The State of Arizona focuses on the controversial “show me your papers” law, SB1070. The feature-length, verité documentary interweaves the volatile themes of immigration and race portrayed through a mosaic of characters and their responses to the law. Through the personal stories of individuals impacting and impacted by immigration policies, the film explores the social and political circumstances that gave rise to SB1070, examining the roles played by government and business, as well as the human consequences of the policy.
With its January 2014 Independent Lens broadcast as the centerpiece, The State of Arizona has been the focus of a vigorous national community engagement campaign. A Community Cinema selection, the film has been used by over 100 communities across the country to spark conversations and prompt action around immigration reform. For example, a post screening panel that included the New York City Commissioner on Immigrant Affairs and the Executive Director of LatinoJustice/PRLDEF emphasized rallying lawyers to provide pro bono services on immigration-related matters, including representing unaccompanied minors in deportation proceedings. Other screenings have engendered dialogue about comprehensive immigration reform, voter registration and concerns surrounding changing communities. American Constitution Society used an outtake from the film to mark Constitution Week and Hispanic Heritage Month.
AV Lab: Carlos, I think of you as a Rake-maker, after the magnificent way you captured so many perspectives on immigration in the documentary Farmingville (2003). But I kept hearing about your and Catherine Tambini’s new film, The State of Arizona, from immigration reform advocates and Latino organizations. Were you surprised to have a Trellis on your hands?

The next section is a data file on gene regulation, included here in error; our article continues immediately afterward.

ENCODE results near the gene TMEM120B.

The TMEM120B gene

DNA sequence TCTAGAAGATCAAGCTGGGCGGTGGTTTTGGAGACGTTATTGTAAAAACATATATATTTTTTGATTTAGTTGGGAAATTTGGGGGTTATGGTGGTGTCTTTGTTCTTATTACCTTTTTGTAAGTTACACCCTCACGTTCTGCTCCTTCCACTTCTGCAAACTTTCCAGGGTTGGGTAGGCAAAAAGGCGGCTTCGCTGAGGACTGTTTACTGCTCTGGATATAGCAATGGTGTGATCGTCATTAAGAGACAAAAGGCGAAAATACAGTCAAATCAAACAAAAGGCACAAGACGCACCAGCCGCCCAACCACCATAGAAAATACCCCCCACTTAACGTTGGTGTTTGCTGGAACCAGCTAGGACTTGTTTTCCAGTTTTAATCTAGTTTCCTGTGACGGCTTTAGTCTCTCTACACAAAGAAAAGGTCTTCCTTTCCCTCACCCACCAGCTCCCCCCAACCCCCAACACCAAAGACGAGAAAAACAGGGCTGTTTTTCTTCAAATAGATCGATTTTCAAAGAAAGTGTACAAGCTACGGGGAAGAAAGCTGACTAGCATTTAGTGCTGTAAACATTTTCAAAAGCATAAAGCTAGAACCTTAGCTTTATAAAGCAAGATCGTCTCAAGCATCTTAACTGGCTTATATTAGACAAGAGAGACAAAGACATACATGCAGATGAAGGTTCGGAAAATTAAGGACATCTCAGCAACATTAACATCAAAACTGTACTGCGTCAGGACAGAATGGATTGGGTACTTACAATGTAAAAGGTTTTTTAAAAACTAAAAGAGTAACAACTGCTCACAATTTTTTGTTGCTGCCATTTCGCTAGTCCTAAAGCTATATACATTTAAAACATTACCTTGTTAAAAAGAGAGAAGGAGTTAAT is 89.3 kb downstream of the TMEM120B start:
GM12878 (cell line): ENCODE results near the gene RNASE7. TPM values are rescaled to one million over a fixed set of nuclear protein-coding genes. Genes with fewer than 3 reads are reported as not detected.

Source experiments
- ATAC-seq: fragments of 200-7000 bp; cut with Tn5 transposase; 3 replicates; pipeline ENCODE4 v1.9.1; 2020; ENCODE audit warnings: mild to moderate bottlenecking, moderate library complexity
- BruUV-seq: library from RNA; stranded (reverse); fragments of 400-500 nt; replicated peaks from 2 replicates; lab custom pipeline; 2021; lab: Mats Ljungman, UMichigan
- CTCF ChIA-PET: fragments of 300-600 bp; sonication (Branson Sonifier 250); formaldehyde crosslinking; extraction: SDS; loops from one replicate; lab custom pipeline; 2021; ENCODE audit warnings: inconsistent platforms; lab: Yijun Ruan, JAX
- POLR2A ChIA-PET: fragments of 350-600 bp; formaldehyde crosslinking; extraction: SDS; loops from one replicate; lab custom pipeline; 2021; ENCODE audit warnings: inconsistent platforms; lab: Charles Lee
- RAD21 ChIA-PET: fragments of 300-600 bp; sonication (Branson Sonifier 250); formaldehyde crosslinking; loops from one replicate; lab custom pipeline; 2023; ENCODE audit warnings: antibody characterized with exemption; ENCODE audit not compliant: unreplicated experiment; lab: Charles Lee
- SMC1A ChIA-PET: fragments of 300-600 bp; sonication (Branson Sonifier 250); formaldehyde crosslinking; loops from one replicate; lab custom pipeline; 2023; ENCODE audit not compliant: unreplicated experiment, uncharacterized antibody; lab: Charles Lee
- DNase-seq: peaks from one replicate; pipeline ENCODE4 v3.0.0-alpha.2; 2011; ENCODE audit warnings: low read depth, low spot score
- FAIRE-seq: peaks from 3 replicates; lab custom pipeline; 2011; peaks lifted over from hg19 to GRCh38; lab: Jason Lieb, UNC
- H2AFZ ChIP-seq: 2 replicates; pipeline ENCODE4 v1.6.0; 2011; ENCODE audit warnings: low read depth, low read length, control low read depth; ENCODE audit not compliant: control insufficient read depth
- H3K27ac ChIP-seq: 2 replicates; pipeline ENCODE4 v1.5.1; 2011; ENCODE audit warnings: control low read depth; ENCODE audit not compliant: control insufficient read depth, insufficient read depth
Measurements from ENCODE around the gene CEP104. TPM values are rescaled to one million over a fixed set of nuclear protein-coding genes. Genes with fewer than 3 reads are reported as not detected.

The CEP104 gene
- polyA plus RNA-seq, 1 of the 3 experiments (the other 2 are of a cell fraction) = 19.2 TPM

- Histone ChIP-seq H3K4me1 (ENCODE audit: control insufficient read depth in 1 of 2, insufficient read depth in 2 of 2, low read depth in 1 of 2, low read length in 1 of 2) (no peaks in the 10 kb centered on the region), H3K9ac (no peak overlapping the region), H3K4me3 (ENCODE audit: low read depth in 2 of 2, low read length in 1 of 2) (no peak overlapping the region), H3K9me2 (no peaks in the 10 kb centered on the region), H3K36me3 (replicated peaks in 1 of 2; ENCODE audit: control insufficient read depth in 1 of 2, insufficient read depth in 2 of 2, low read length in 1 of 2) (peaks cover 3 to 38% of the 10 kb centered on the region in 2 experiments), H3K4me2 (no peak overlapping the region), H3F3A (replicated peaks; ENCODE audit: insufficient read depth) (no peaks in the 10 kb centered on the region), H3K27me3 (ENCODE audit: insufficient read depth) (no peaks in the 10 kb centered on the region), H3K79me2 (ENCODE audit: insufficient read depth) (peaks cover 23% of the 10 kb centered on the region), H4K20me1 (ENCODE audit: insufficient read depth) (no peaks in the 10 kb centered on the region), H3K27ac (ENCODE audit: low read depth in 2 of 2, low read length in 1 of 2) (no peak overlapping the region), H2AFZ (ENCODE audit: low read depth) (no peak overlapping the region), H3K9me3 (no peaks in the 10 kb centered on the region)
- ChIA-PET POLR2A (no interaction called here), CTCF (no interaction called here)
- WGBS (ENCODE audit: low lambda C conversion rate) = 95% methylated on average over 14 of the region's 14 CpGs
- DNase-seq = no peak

Carlos: You know, the film started out as a Rake, and personally, I think of it that way. Catherine and I had every intention of telling the story of SB1070 through a range of characters in Arizona at a very tense time, just as we did in Farmingville,Long Island a decade earlier. But his time, the access we had to the immigrant advocates came more easily than the confidence we could gain with their foes. While we were able to find a few people who were on the fence, generally the situation was very polarized. Also we came into the story as the immigrant community had had enough. Organizations across Arizona – and the nation — were pushing back against tough immigration laws like SB1070. There was so much energy that this pushback is what ended up propelling the movie emotionally. Arizona proved to be a turning point in the immigration debate, the place where immigration fever broke, at least for a time. Depicting this successful turn by pro-immigrant forces has left audiences – especially Latino audiences – feeling empowered. And so, to our surprise, we found we had built more of a Trellis than a Rake.
AV Lab: Has the way advocates used your films changed over the past decade?
Carlos: Yes and no. The essence of what film provides is story. As an old policy hand, I know that stories penetrate emotional channels and receptors that are hard to reach otherwise. That remains the essential power of film. That hasn’t changed. However advocates have become more conscience of the ability of film to move the dial, which is fantastic. Look at the direct impact of films like The Invisible War and An Inconvenient Truth. They’ve created an awareness of the impact of film and raised the bar on what advocates expect from a film in promoting a cause. With this has come not only higher expectation, but also increasing sophistication among advocates about how to use film. For example, with The State of Arizona, we’ve learned that portions of the film can be teased out to promote specific goals, like Latino voter registration. I strongly believe that the truest way we can have impact is by staying true to our unique role as tellers of stories that can challenge, inspire anger and even laugh. So the essence of film as a vehicle for social change hasn’t changed. It’s still about the power of a good story, well told